After 12 years without an execution, many people believe the North Carolina death penalty is dead. That might be true — if it weren’t for the more than 140 people still on death row. A new report shows that, by today’s standards, most of them shouldn’t be there.
It’s hard to describe what it feels like to be a capital defense attorney. To be responsible for saving the lives of people who’ve committed terrible crimes, and sometimes, to be forced to watch them die. In this video, Elizabeth Hambourger, a staff attorney at the Center for Death Penalty Litigation, explains in moving and personal terms what it’s like to do this most difficult of jobs.
Ken retired this month from the Center for Death Penalty Litigation, where he earned his reputation as one of North Carolina’s most respected and visionary death penalty attorneys. Through 35 years of fighting the N.C. death penalty, Ken never lost the idealism or the passion that has driven him since his earliest days. He never stopped being surprised — and outraged — at injustice. And he never stopped plotting to outwit the machinery of death.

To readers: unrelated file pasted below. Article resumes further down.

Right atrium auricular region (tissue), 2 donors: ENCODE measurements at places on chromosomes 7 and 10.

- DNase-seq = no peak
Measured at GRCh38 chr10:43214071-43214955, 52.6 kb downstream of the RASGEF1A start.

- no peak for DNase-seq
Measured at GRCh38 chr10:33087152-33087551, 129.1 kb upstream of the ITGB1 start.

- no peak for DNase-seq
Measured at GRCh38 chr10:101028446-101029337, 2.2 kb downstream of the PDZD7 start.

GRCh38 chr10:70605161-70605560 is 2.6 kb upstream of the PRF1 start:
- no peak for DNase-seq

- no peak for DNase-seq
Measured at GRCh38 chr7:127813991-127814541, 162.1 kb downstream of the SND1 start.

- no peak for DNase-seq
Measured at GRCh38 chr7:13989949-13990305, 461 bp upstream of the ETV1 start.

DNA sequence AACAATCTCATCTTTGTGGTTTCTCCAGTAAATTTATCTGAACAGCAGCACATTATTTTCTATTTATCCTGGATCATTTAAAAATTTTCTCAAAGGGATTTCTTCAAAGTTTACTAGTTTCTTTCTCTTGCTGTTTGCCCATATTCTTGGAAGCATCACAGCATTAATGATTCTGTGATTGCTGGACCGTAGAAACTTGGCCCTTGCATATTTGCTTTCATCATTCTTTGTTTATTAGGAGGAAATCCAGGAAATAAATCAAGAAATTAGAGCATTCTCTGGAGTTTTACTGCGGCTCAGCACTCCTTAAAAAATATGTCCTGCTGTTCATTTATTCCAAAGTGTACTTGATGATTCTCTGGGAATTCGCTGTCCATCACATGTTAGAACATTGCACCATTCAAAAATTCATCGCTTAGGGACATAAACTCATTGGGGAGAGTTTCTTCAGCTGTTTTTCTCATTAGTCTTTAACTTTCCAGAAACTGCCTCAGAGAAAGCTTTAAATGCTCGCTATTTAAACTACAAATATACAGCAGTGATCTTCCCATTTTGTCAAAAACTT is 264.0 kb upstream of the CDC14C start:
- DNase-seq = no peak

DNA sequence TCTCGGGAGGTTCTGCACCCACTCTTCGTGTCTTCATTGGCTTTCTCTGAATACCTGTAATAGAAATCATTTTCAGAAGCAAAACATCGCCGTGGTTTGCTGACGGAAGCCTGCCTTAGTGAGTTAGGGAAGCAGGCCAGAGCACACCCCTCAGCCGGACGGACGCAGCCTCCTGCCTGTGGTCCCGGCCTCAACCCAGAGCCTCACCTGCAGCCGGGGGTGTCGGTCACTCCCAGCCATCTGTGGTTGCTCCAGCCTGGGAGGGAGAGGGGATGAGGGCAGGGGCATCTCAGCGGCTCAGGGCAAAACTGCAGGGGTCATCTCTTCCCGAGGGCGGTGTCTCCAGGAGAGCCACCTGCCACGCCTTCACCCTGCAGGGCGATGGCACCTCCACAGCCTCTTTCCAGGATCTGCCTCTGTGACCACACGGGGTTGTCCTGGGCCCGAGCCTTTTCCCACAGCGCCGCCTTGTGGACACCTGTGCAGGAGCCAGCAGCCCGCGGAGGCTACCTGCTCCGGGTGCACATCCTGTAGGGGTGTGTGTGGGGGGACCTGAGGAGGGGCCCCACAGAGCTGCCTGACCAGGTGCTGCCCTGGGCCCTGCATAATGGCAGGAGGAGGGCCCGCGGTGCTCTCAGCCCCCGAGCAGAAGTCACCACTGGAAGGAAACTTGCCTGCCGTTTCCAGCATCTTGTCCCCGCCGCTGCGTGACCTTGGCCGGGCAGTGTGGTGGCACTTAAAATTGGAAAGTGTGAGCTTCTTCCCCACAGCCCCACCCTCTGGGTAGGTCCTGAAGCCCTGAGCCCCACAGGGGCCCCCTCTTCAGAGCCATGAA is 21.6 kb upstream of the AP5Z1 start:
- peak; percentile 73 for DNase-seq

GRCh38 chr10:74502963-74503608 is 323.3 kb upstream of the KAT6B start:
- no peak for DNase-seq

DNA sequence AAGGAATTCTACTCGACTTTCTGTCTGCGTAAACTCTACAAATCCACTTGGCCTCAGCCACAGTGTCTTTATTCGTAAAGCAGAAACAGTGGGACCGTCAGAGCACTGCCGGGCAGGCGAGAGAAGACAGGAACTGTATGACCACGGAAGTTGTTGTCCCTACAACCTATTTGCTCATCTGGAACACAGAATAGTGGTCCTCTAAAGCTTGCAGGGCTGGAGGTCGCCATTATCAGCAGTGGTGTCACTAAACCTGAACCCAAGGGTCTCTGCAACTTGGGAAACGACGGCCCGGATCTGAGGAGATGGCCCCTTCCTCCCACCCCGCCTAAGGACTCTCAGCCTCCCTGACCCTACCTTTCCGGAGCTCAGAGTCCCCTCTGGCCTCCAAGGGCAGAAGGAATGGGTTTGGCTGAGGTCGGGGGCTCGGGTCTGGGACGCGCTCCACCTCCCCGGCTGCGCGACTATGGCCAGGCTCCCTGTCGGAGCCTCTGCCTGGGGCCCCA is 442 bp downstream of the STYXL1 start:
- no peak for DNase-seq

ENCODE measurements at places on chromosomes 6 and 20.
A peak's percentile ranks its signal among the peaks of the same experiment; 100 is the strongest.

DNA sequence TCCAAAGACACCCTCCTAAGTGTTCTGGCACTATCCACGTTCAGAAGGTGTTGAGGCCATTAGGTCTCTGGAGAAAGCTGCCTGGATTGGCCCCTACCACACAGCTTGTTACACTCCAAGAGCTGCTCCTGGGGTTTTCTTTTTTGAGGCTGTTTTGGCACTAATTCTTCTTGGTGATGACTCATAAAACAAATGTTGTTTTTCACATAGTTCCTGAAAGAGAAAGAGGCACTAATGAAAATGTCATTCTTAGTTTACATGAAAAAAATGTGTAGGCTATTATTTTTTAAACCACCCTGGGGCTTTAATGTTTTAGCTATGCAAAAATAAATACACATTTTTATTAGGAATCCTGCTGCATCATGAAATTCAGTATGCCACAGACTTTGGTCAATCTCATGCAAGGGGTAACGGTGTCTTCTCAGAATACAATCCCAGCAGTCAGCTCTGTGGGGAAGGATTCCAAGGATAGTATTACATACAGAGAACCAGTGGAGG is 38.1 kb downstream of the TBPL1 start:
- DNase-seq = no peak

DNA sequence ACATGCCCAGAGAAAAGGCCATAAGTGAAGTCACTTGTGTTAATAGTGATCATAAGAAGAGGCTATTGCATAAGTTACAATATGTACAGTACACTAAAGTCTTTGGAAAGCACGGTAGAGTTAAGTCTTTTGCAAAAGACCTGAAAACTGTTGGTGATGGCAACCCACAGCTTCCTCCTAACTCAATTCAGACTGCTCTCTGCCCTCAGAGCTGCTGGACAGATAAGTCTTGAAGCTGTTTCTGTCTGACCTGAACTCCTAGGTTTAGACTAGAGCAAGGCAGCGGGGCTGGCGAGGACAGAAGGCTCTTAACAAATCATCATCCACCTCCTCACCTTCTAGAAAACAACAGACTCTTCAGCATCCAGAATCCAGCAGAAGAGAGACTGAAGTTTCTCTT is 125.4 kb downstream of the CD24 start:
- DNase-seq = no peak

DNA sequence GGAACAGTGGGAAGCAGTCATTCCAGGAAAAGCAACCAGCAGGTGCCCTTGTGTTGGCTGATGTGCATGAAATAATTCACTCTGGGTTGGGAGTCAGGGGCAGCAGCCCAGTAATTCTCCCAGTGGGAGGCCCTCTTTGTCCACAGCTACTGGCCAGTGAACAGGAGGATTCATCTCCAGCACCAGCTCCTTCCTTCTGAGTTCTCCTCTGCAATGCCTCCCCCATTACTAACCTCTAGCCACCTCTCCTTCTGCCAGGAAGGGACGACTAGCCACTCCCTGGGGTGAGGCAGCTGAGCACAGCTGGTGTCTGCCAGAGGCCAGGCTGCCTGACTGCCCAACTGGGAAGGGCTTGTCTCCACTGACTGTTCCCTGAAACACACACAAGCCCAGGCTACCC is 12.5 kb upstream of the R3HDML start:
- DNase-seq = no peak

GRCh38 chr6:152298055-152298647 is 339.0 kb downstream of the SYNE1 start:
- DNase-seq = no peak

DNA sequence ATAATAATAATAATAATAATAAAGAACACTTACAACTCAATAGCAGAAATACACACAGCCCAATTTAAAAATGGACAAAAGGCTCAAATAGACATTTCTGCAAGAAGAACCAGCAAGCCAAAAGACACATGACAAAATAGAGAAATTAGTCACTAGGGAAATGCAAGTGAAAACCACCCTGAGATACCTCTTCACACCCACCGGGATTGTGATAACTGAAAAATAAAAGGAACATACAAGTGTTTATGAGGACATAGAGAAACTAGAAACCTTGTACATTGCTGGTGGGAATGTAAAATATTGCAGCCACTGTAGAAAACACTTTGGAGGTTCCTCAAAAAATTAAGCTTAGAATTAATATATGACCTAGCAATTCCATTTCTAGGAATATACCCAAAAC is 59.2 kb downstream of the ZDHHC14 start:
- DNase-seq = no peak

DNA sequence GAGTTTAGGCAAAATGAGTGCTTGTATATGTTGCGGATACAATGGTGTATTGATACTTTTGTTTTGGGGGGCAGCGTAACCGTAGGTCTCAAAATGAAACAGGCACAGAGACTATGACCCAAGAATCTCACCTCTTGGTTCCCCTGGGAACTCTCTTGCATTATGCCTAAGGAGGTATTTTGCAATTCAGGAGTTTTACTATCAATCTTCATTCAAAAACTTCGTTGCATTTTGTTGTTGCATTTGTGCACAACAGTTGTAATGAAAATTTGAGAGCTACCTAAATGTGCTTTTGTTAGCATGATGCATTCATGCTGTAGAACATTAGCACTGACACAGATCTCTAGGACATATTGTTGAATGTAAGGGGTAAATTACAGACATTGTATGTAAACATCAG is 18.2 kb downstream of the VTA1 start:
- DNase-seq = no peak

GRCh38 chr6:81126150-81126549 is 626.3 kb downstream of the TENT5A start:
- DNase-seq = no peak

The law students sat quietly as defense attorney Mark Rabil described his client’s execution. Covered in a sheet with IVs trailing from his arms, the man looked at the roomful of people who would watch him die. His eyes rested on Rabil’s as he mouthed the word “No.”
The ACLU will bring Bryan Stevenson, a national expert on prejudice in the courtroom, to North Carolina in February. This year’s Frank Porter Graham Awards will shine a light on N.C.’s efforts to overcome racial and economic bias in criminal justice.
Hear the voices of people who have lost parents, children, and siblings to violence. Their stories reveal the complexity that is lost in simplistic arguments about executions bringing “closure” to victims who have felt the pain of murder.